Discrimination and Affirmative Action in the USA

Table of Contents


John Kennedy, the former president of the United States, popularized the term ‘affirmative action. The continued marginalization of women and minority populations necessitated Executive Order 10925 by Kennedy. The order prohibited all forms of discrimination in employment (Fischer, 2010). Since then, the Federal government has taken steps to safeguard against discrimination against the vulnerable or special population in the United States. Military officers, for example, put their life on the line to defend Americans at home and abroad. In some cases, the officers come back wounded and disabled. The time spent in the military and at war deprives them of the opportunity to attend college and gain skills required in the job market. To safeguard against discrimination of disabled veterans in employment, the federal government requires the federal agencies to develop programs for selecting, hiring, and fast-tracking career development of such disabled veterans. This paper will justify affirmative actions taken by the Disabled Veterans Affirmative Action Program and extrapolate why affirmative actions to women and minorities are unethical.

Main body

Disabled Veterans Affirmative Action Program aims to curb discrimination against ex-servicemen. It requires patriotism, courage, and a strong love for humanity to serve in the military. Those men who put their lives on the line so that Americans and the world can be more peaceful deserve respect from everyone. Subjecting them to the endless search for a job is unthankful and demoralizing, to say the least. People have argued that hiring people on such flimsy considerations as being a disabled veteran will ruin the quality of services by the federal government. Such arguments ignore the fact that military service is holistic. Additionally, DVAAP identifies gaps and offers remedial training (Kellough, 2006). This has led to the fact that people now believe that disabled ex-servicemen are getting preferential treatment. The fact is that federal agencies train college graduates to bridge the gap between theory and practice. The least society can do to those men who sacrifice their lives is to offer the means of livelihood.

Utilitarian ethicists have argued that affirmative action is unacceptable because it does not achieve the intended consequences (Fischer, 2010). For instance, when a disabled veteran turns up for an interview against a college graduate with better qualifications, it is unjustifiable to offer the former the job merely because of him being a disabled veteran. Doing so poses two main risks. The first one is that a less competent person will not contribute to the achievement of an organization’s objectives as effectively and efficiently as the competent one. Secondly, disqualifying a person for not being disabled is discriminative. One cannot counter discrimination by being discriminative. Deontological ethicists counter that if a man does something important for society, the benefactor is morally bound to reciprocate in the same manner. As long as a pursuit of the general public interest leads to disability, the public ought to honor and reciprocate in kind.

DVAAP and other affirmative actions for women and minorities have several differences and similarities. Their purpose is to promote the employability of marginalized groups. Through those affirmative actions, discrimination has significantly dropped in federal agencies. While DVAAP is relatively new, affirmative actions for minorities date back to the early 1960s. DVAAP is more proactive and easy to defend, both morally and legally. Disabled veterans learn skills that they missed out on not attending colleges. On the other hand, affirmative actions for women and minorities have been termed, more blatantly, as discriminative. Women and other minorities, for example, black Americans are sometimes as competent as their male counterparts are. Affirmative actions, therefore, give them an undue advantage over other competitors in the job market. While they were effective in the past, many people have argued that affirmative actions today propagate discrimination. The overriding factor in selection and hiring should be competencies, skills, and qualifications, but not sexual or racial orientation.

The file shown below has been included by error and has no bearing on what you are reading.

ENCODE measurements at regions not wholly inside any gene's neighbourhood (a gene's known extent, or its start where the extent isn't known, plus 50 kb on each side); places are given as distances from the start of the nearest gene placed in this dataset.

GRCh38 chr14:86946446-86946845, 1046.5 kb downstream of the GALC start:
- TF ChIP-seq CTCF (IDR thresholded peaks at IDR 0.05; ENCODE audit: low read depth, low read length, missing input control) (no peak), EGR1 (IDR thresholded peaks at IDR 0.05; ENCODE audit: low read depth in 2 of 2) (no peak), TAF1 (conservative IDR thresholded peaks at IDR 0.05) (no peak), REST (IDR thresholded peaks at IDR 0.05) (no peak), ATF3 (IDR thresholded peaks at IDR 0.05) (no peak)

The tenet and logic of affirmative actions for women and minorities lack cogency, legitimacy, and moral effrontery. It is irrational to take away the rights to access employment from one person and give it to another one. Rather, it is more reasonable to level the playing ground and allow people to compete for opportunities. This is what equity and equality entail. In California and Arizona, for instance, there has been rescinded practice in federal agencies and other public opportunities (Kellough, 2006). Many other states are likely to prohibit affirmative actions.


The debate about affirmative action has raged for a long time. The proponents argue that it is the only means to enhance equity in employment. Opponents point out that it promotes laziness to recipients. It is difficult for a woman benefactor of affirmative action to feel equal to a man or another woman who has earned a position through meritocracy. DVAAP has, however, contributed to quite a lot of hullabaloo because of the appreciation of the need to take care of disabled veterans who have sacrificed immensely for their nations.


Fischer, K. (2010). Advantages and Controversy of US “Affirmative Action” concerning African – Americans. München: GRIN Verlag GmbH.

Kellough, J. E. (2006). Understanding affirmative action: Politics, discrimination, and the search for justice. Washington, D.C: Georgetown University Press.

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